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Title:Understanding patient experience from online medium
Author(s):Cho, Hyun Duk
Director of Research:Girju, Roxana
Doctoral Committee Chair(s):Girju, Roxana
Doctoral Committee Member(s):Zhai, Chengxiang; Sundaram, Hari; Paul, Michael
Department / Program:Computer Science
Discipline:Computer Science
Degree Granting Institution:University of Illinois at Urbana-Champaign
patient-generated texts
patient experience
online reviews
patient reviews
deep neural network
matrix factorization
topic modeling
feature analysis
Abstract:Improving patient experience at hospitals leads to better health outcomes. To improve this, we must first understand and interpret patients' written feedback. Patient-generated texts such as patient reviews found on RateMD, or online health forums found on WebMD are venues where patients post about their experiences. Due to the massive amounts of patient-generated texts that exist online, an automated approach to identifying the topics from patient experience taxonomy is the only realistic option to analyze these texts. However, not only is there a lack of annotated taxonomy on these media, but also word usage is colloquial, making it challenging to apply standardized NLP technique to identify the topics that are present in the patient-generated texts. Furthermore, patients may describe multiple topics in the patient-generated texts which drastically increases the complexity of the task. In this thesis, we address the challenges in comprehensively and automatically understanding the patient experience from patient-generated texts. We first built a set of rich semantic features to represent the corpus which helps capture meanings that may not typically be captured by the bag-of-words (BOW) model. Unlike the BOW model, semantic feature representation captures the context and in-depth meaning behind each word in the corpus. To the best of our knowledge, no existing work in understanding patient experience from patient-generated texts delves into which semantic features help capture the characteristics of the corpus. Furthermore, patients generally talk about multiple topics when they write in patient-generated texts, and these are frequently interdependent of each other. There are two types of topic interdependencies, those that are semantically similar, and those that are not. We built a constraint-based deep neural network classifier to capture the two types of topic interdependencies and empirically show the classification performance improvement over the baseline approaches. Past research has also indicated that patient experiences differ depending on patient segments [1-4]. The segments can be based on demographics, for instance, by race, gender, or geographical location. Similarly, the segments can be based on health status, for example, whether or not the patient is taking medication, whether or not the patient has a particular disease, or whether or not the patient is readmitted to the hospital. To better understand patient experiences, we built an automated approach to identify patient segments with a focus on whether the person has stopped taking the medication or not. The technique used to identify the patient segment is general enough that we envision the approach to be applicable to other types of patient segments. With a comprehensive understanding of patient experiences, we envision an application system where clinicians can directly read the most relevant patient-generated texts that pertain to their interest. The system can capture topics from patient experience taxonomy that is of interest to each clinician or designated expert, and we believe the system is one of many approaches that can ultimately help improve the patient experience.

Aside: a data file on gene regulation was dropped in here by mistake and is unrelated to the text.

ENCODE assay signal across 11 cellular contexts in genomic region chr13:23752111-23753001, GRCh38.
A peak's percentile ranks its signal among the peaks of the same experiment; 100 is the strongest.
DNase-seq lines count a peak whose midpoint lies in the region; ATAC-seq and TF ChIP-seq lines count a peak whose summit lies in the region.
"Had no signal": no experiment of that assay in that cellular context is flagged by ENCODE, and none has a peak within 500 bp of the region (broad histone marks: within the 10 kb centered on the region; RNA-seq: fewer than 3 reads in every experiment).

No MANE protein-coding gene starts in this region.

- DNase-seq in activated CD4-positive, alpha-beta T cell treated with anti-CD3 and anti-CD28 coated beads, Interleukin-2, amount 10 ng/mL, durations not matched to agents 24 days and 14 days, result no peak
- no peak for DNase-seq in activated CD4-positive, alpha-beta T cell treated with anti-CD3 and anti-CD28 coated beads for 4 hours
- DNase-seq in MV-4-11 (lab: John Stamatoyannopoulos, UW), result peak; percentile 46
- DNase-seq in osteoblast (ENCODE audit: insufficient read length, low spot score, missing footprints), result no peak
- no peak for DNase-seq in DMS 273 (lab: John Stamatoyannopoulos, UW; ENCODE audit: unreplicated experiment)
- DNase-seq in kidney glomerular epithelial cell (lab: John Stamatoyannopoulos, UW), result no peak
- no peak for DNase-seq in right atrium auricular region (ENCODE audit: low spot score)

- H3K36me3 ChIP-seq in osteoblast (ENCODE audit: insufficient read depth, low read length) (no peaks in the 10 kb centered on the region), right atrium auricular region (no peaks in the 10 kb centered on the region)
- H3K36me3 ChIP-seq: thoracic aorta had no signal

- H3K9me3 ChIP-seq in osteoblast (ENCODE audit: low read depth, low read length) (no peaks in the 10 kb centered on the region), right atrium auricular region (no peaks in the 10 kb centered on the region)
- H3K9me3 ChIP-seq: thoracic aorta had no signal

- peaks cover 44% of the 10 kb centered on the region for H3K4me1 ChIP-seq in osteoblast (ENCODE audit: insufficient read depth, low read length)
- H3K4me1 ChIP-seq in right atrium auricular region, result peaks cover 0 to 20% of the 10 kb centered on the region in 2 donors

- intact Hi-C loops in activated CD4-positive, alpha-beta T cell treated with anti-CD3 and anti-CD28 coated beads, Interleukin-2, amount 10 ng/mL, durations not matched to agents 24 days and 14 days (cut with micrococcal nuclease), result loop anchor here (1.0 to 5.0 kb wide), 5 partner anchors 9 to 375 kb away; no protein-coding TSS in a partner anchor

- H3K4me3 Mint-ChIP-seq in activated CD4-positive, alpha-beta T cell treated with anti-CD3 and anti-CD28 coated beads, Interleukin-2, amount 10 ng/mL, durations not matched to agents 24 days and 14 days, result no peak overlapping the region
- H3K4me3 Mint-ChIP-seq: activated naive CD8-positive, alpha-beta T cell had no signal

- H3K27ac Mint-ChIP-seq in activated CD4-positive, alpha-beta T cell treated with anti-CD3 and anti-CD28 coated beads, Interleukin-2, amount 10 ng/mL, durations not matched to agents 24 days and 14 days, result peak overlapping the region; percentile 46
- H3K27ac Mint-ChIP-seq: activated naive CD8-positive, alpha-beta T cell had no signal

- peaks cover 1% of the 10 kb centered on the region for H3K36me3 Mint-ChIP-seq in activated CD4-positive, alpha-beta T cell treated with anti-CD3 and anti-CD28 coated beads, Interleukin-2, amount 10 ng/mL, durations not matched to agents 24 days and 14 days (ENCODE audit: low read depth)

Issue Date:2019-07-10
Rights Information:Copyright 2019 Hyun Duk Cho
Date Available in IDEALS:2019-11-26
Date Deposited:2019-08

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